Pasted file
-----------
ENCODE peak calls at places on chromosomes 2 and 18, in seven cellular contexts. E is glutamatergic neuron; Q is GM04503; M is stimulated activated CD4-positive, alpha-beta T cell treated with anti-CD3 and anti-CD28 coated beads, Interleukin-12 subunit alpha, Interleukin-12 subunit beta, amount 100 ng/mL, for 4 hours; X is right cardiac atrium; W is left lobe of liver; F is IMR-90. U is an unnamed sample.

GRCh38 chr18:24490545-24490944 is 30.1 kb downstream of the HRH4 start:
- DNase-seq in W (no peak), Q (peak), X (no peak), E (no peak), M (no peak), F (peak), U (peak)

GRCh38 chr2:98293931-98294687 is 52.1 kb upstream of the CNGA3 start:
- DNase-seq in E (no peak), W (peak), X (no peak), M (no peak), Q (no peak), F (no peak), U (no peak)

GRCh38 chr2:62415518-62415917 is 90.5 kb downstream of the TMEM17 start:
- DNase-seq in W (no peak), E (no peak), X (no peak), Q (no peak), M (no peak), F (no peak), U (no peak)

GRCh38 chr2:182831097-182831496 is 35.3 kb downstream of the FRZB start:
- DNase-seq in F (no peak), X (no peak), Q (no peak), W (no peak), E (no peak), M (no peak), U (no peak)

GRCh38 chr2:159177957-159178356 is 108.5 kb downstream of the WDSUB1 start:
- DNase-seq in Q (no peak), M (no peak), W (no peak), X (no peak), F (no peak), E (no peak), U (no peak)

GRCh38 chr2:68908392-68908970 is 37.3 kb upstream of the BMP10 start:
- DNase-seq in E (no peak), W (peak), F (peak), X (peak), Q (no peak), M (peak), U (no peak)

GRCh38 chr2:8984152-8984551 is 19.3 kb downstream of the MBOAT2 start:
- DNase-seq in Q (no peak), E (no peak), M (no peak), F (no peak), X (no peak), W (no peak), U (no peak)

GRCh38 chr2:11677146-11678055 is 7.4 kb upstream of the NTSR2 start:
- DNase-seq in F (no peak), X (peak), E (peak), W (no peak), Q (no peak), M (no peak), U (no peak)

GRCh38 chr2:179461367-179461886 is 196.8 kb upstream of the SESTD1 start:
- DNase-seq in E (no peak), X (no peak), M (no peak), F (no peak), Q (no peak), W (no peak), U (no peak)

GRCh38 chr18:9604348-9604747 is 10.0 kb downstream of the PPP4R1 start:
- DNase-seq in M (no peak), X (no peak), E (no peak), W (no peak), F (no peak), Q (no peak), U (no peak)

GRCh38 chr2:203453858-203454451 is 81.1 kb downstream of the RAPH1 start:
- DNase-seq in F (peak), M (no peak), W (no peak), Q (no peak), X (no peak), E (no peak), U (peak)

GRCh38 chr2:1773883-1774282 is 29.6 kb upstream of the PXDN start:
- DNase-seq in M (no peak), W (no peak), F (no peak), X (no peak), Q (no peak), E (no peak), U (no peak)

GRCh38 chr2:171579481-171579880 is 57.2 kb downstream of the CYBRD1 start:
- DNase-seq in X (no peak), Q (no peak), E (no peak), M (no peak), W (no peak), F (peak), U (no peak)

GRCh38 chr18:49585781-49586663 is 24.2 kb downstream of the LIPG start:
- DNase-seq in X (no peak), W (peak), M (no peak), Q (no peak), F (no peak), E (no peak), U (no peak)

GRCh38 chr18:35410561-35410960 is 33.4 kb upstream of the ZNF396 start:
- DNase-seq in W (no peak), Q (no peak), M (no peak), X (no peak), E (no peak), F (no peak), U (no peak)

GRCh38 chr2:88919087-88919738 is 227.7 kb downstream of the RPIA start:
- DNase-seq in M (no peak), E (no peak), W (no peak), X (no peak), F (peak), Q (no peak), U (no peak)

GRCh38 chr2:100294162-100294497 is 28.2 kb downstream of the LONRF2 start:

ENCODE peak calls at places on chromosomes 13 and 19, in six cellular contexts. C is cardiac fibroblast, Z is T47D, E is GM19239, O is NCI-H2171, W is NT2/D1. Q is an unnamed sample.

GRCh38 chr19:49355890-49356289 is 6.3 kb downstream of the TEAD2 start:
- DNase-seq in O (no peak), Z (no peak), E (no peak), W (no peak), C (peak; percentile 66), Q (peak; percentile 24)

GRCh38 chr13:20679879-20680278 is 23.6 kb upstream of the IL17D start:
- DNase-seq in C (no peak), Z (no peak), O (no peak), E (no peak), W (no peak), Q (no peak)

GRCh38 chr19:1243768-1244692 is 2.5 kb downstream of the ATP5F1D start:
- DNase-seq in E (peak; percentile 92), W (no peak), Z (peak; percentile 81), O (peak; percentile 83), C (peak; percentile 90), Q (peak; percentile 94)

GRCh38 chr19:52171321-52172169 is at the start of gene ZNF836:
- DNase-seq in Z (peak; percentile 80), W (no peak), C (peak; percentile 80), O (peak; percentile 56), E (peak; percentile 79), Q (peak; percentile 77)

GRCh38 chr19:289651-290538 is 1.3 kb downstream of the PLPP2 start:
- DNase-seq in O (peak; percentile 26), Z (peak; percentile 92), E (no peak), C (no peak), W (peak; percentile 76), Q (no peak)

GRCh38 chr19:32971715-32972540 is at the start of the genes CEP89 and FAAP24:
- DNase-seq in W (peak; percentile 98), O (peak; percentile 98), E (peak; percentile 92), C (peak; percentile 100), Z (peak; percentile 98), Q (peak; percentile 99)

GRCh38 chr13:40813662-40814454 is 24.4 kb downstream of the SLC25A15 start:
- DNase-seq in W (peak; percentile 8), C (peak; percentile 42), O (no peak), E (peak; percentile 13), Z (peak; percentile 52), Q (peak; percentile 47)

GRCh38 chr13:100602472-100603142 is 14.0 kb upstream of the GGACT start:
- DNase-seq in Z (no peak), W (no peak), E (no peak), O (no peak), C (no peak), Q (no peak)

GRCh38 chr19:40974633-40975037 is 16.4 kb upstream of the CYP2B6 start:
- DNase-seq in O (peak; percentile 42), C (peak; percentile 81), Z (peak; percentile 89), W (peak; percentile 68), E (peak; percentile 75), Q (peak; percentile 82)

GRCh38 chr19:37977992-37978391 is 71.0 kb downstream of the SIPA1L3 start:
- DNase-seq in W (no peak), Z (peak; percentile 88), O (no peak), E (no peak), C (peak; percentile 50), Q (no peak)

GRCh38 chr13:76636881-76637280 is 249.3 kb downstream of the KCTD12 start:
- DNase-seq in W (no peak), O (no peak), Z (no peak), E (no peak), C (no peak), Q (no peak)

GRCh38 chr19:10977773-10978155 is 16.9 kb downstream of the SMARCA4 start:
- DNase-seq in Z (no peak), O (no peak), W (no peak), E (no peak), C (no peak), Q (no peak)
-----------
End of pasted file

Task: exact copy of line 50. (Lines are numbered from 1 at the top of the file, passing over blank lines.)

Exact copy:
GRCh38 chr13:100602472-100603142 is 14.0 kb upstream of the GGACT start: